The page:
Day 792: "Sufficient."
1/ The Manhattan grand jury hearing evidence about Trump’s involvement in the hush-money payment to Stormy Daniels did not meet today as scheduled. The reason for the grand jury adjournment, which typically meets on Mondays, Wednesdays, and Thursdays, wasn’t immediately clear. The pause comes after unexpected testimony from Robert Costello, appearing on behalf of Trump, who called into question Michael Cohen’s testimony. Cohen, who has admitted to paying $130,000 to Daniels just before the 2016 election to stop her from going public about an alleged affair with Trump, had spent two days of testimony walking grand jurors through the chronology of Trump’s involvement in the payment. Any potential indictment against Trump will not be issued by the panel until Thursday at the earliest. Trump, meanwhile, has reportedly told advisers that he wants to be handcuffed when he makes an appearance in court, if he is indicted. Trump – apparently – wants to be handcuffed behind his back for a perp walk because he thinks any special arrangements would make him look weak. (Insider / New York Times / The Guardian / CNN / Associated Press / Washington Post / ABC News / CNBC / Politico)
2/ A federal appeals court ordered Trump’s attorney to testify before the grand jury investigating classified documents found at Mar-a-Lago and to turn over documents to federal prosecutors. Last week, prosecutors in special counsel Jack Smith’s office presented “sufficient” evidence that Trump “intentionally concealed” the existence of additional classified documents from his attorney, Evan Corcoran. U.S. Judge Beryl Howell wrote that prosecutors had made a “prima facie showing that [Trump] had committed criminal violations.” Trump appealed Howell’s ruling, but a three-judge appeals court panel denied the request to halt the order. Corcoran is scheduled to testify Friday. (Bloomberg / Wall Street Journal / CNN / Washington Post / New York Times / ABC News / CNN)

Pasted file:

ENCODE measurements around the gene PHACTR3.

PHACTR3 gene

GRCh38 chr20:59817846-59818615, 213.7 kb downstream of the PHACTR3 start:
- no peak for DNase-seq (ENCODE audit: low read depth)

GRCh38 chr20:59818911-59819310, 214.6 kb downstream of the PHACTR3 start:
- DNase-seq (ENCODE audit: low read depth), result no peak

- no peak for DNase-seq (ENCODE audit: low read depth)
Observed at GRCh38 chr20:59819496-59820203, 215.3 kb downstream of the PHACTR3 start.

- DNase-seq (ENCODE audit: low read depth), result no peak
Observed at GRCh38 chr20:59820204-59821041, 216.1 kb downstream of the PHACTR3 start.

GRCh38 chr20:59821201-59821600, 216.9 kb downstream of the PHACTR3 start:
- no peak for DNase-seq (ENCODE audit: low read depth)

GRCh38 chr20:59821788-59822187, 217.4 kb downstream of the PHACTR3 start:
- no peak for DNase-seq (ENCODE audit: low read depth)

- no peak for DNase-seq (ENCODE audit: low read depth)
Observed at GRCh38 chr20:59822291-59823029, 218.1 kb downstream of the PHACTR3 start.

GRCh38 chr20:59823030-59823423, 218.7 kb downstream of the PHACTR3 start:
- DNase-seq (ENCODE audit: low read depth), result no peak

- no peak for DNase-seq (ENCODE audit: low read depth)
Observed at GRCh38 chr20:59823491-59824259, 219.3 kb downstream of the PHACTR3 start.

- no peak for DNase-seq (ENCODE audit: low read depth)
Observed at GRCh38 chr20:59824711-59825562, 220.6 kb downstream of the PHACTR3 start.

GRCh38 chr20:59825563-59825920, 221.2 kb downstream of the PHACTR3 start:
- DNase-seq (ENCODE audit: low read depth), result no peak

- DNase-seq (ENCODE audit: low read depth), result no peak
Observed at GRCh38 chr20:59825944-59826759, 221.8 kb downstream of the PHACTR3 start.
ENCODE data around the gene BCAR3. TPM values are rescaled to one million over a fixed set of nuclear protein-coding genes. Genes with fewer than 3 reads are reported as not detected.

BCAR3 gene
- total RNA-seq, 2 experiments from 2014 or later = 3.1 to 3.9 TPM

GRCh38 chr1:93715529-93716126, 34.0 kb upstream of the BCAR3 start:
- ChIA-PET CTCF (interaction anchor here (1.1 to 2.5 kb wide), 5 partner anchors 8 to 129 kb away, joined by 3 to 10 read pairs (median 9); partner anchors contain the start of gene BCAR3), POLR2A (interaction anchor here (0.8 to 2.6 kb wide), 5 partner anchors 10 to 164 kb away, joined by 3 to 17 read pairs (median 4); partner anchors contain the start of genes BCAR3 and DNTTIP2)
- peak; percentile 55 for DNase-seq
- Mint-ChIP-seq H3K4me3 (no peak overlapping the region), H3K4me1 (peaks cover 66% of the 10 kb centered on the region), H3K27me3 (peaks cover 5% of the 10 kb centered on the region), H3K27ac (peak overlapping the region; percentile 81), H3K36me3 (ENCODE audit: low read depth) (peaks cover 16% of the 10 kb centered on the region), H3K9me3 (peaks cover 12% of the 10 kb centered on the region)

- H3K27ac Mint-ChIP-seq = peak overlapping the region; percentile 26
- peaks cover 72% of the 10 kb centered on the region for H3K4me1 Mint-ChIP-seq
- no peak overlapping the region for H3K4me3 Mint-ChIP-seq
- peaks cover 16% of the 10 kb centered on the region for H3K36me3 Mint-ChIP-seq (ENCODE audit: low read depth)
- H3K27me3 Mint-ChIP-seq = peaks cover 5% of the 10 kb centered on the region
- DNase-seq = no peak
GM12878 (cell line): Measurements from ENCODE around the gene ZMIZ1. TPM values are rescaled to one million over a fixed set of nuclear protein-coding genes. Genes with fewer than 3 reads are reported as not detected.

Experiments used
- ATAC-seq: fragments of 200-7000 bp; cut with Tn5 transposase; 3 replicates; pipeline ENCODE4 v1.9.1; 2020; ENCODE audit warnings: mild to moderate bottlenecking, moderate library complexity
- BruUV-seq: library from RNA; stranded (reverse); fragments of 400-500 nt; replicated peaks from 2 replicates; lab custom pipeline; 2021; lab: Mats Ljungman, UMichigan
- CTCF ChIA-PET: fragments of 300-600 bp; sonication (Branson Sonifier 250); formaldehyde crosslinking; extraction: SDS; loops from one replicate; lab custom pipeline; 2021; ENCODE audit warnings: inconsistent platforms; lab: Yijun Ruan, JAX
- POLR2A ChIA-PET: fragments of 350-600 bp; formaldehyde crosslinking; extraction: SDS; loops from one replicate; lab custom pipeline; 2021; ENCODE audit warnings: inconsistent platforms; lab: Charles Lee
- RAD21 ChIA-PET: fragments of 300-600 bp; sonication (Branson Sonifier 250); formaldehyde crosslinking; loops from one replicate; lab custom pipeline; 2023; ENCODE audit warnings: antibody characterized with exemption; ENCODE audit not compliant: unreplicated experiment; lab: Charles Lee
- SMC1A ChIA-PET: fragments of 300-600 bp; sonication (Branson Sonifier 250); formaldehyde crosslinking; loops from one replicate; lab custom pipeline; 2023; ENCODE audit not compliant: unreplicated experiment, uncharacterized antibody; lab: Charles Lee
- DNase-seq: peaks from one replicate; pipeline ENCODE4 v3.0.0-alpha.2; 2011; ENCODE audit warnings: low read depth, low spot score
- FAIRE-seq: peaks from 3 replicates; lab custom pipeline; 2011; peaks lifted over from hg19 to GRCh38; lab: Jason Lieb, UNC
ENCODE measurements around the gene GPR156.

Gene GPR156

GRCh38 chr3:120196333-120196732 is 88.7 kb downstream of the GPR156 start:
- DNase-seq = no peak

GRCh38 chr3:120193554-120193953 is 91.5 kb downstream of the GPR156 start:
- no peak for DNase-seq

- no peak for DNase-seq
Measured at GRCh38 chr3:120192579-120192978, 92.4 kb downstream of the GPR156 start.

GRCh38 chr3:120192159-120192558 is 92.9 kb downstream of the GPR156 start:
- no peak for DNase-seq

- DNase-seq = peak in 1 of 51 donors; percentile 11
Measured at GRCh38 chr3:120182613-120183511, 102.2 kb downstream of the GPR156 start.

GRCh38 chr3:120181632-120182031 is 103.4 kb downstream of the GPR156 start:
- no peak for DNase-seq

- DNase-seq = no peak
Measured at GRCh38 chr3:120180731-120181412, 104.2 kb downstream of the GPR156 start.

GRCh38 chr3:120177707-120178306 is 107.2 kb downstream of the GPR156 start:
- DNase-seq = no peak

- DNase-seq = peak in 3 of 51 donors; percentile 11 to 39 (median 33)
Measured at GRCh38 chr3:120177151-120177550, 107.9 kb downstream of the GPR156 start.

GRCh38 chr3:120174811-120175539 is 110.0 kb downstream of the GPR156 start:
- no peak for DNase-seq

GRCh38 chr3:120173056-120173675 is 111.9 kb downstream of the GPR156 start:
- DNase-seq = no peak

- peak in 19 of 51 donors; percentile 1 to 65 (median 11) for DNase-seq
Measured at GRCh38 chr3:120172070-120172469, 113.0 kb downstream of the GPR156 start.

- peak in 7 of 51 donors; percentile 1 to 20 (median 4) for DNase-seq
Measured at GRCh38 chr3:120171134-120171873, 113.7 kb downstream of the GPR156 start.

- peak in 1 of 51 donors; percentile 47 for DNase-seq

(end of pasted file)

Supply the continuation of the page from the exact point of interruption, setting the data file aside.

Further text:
3/ The Federal Reserve raised interest rates by a quarter of a percentage point – the ninth increase since March 2022. The Federal Open Market Committee voted unanimously to increase the federal funds rate to a range of 4.75% to 5% – the highest since September 2007 – despite the risk of exacerbating stress in the banking sector. Fed officials, however, signaled they expect one more quarter-point rate increase this year, equivalent to a target range of 5%-5.25%, due to the instability in the banking system. Looking ahead to 2024, the Fed projected that rates would fall to 4.1%. In its latest forecast, Fed officials expect unemployment to rise to 4.5% – up from the current 3.6% – and that the U.S. economy will grow by 0.4% this year – down from 0.5% they projected in December. Officials, meanwhile, believe inflation will remain above normal levels and finish 2023 at 3.3%. (Wall Street Journal / Bloomberg / Washington Post / New York Times / CNN / CNBC)
4/ Drug shortages in the U.S. are increasing in frequency and duration, which represent an “unacceptable national security risk,” according to a report issued by the Senate Committee on Homeland Security and Governmental Affairs. Between 2021 and 2022, drug shortages increased by nearly 30% due in part to an over-reliance on foreign countries like China and India. Although more than 15 basic critical care drugs have remained in shortage for more than a decade, there were over 295 active drug shortages in at the end of 2022. (ABC News / NBC News / The Hill)
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